Wood products shops making accessories for electronics have to hustle as new technology releases arrive. The release of the iPhone 6S and 6S Plus - Apple's most popular phone ever - requires a slew of new wood case design. Each phone model provides unique challenges - changes in dimensions, positions of ports, etc.  Because Apple is secretive about its new phone models, wood case makers don't have a chance to engineer their products prior to introduction. 

www.Grovemade.com in Portland, OR,which has been selling iPhone wood cases since 2009, is still developing its iPhone 6S/Plus models.An early arrival on the iPhone case scene, Grovemade originated phone cases in bamboo, then diversified into fine hardwoods like walnut. Grovemade precision cuts cases on Haas CNCs, and hand finishes each one. 

Grovemade CNC production

Grovemade customers are clamoring for new model cases to fit the latest iPhones. "We understand you're eager to get the new case and we're just as eager to make these available. However, we also want to make sure that when we release a case it fits perfectly and has been thoroughly tested...we definitely know that the case itself and the timeline may not work for everyone but we're really grateful for all the patience and support from our loyal customers," the company said recently at Facebook.

Another example of a business centered on iPhones is KERF, founded in 2013 by Ben Saks, and "rooted in a passion for craft and an exacting attention to fine details" exactly like the phone. Saks, a designer, says he was unsatisfied with existing wood iPhone cases.

Kerf cases in spalted maple and bercote. 

While working at Carnegie Mellon University's School of Architecture, he spent an evening in the wood shop and created the first KERF case. Over the course of six months, the KERF design was revised, tested, and revised again. In 2014 Dan Lynch, a Pittsburgh native and avid woodworker, joined the Kerf Team, become a partner. He makes use of cutting edge parametric design to implement continuous improvements to the Kerf product line. Perhaps for this reason Kerf has its cases on the market.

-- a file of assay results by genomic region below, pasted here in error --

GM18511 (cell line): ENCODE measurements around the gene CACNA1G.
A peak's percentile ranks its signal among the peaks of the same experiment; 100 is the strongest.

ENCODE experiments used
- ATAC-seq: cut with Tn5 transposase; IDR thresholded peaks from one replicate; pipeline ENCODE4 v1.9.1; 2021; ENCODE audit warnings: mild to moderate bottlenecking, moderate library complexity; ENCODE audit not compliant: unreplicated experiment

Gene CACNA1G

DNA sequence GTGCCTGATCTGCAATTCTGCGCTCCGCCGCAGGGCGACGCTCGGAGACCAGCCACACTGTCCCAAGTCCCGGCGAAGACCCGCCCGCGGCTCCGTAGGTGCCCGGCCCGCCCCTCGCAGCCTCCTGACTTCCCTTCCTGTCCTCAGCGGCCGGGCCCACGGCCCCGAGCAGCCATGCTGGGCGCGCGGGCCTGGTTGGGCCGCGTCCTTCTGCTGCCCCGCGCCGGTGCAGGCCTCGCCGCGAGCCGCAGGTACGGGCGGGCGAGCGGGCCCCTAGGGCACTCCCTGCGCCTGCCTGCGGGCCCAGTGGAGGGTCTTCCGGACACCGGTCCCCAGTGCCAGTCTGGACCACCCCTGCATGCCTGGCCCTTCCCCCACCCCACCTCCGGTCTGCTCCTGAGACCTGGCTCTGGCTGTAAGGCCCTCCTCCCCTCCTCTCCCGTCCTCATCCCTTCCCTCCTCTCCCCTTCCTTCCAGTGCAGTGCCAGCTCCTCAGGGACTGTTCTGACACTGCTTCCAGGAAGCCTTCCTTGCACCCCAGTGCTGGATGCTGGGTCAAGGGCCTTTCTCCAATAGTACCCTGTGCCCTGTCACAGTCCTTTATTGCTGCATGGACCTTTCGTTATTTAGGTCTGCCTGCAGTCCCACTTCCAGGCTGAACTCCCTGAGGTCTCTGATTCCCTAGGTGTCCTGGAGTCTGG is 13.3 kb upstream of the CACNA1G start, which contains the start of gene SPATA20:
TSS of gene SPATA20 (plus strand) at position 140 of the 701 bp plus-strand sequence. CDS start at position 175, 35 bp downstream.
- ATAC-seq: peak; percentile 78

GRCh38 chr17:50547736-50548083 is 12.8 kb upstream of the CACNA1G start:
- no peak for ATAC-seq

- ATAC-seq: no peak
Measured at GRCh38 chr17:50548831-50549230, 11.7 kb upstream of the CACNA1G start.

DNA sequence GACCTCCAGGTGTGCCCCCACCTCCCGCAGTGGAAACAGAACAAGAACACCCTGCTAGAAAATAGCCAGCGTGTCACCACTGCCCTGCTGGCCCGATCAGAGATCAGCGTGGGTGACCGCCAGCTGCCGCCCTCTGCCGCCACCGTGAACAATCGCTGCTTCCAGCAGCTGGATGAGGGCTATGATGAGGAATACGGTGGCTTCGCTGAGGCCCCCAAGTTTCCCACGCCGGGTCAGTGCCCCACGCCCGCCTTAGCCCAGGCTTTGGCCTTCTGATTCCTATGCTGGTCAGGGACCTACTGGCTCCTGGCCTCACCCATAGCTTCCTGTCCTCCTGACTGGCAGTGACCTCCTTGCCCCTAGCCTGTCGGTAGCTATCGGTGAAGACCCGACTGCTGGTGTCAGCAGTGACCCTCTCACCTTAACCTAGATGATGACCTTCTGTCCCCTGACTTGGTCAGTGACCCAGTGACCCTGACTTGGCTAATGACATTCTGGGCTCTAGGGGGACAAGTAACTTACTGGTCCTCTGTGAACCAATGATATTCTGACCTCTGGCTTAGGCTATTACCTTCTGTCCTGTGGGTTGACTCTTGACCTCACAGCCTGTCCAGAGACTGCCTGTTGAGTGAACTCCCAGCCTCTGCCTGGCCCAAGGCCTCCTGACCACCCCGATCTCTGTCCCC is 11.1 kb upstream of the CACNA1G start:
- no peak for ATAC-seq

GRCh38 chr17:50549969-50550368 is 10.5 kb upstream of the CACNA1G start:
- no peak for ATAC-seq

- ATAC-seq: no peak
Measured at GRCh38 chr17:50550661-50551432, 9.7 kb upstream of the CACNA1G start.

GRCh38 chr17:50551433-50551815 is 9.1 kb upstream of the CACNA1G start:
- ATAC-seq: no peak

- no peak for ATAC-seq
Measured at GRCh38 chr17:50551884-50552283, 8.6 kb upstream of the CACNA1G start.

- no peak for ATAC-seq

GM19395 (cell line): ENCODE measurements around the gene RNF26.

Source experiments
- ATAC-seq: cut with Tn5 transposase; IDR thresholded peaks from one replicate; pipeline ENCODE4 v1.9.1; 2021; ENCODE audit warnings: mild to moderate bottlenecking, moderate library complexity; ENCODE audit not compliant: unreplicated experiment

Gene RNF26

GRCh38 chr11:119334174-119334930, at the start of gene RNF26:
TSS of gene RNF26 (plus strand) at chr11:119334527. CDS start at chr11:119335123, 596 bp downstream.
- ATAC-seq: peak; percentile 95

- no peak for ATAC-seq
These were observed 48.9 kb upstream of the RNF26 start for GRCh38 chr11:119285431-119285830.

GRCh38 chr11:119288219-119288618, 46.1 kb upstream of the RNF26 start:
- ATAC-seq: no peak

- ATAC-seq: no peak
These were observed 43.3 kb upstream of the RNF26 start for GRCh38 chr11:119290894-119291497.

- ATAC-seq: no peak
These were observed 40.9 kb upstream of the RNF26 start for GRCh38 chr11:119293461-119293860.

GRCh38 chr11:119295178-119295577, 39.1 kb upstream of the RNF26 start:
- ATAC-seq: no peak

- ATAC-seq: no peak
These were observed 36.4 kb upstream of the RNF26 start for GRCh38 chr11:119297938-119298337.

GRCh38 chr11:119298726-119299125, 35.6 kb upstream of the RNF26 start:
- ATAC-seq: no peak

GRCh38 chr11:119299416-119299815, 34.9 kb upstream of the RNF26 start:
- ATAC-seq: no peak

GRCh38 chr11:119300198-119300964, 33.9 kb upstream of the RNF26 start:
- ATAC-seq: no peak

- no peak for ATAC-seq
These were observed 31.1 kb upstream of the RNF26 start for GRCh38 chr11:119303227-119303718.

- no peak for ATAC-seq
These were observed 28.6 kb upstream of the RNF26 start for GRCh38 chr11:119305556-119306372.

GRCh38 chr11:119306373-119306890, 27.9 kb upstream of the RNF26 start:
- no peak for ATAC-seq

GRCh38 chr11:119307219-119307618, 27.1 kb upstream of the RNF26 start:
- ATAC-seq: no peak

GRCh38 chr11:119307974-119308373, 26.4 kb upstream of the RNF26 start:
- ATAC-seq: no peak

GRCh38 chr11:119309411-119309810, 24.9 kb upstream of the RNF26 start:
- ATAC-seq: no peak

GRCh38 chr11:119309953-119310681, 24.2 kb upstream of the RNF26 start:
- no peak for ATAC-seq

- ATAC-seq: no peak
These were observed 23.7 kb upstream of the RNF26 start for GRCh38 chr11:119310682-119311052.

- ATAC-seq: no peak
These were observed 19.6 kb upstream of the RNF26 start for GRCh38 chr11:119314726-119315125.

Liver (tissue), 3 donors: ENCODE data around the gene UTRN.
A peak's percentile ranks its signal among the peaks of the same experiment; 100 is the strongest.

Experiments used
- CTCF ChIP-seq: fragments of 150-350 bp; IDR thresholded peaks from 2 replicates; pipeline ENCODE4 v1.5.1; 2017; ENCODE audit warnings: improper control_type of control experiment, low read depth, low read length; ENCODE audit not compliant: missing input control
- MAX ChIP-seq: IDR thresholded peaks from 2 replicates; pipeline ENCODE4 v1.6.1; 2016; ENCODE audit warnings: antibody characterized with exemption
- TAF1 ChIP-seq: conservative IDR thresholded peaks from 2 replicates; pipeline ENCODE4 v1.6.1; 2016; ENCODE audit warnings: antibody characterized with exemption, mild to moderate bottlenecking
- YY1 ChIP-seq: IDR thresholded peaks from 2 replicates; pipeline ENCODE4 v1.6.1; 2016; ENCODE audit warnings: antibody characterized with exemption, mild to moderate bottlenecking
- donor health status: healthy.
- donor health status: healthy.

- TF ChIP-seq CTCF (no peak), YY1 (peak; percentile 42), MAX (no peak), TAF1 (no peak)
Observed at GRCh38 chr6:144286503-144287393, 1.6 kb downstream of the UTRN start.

The Pittsburgh, PA, business takes its name, naturally, from the term for the thickness of material removed from a saw blade which it measures in 1/1000 of an inch. "This standard woodworking term is important to KERF’s philosophy, as it represents the precision needed to make our cases."
Kerf cases in production
Kerf Cases use a patent-pending technology to hold a phone inside the case using friction, so no part of the front of a phone is obscured. Machined from a single piece of wood, the case is precise to 1/1000 of an inch and slips on and off. The approach involves lining the inside edges with thin cork, which grips the phone with a high coefficient of friction. The cork compresses slightly when the iPhone is inserted. It also serves as padding and absorbs shifts if wood experiences thermal expansion.
Kerf Sycamore wood case for iPhone 6 Plus
A Sycamore Wood case for the  iPhone 6 Plus is a good example of KERF's offerings. Priced at $249, it is machined from a single piece of quarter sawn wood and lined with natural cork.
Resin stabilized and dyed using a two-color process, it is hand-sanded to 1200 grit and rubbed with a two part finish. Adding to its earth-loving bona fides, the Sycamore is reclaimed from a storm damaged tree. 
Kerf sources hardwoods "that no other case maker can offer; we specialize in highly figured, quartersawn, and live edge cases." 

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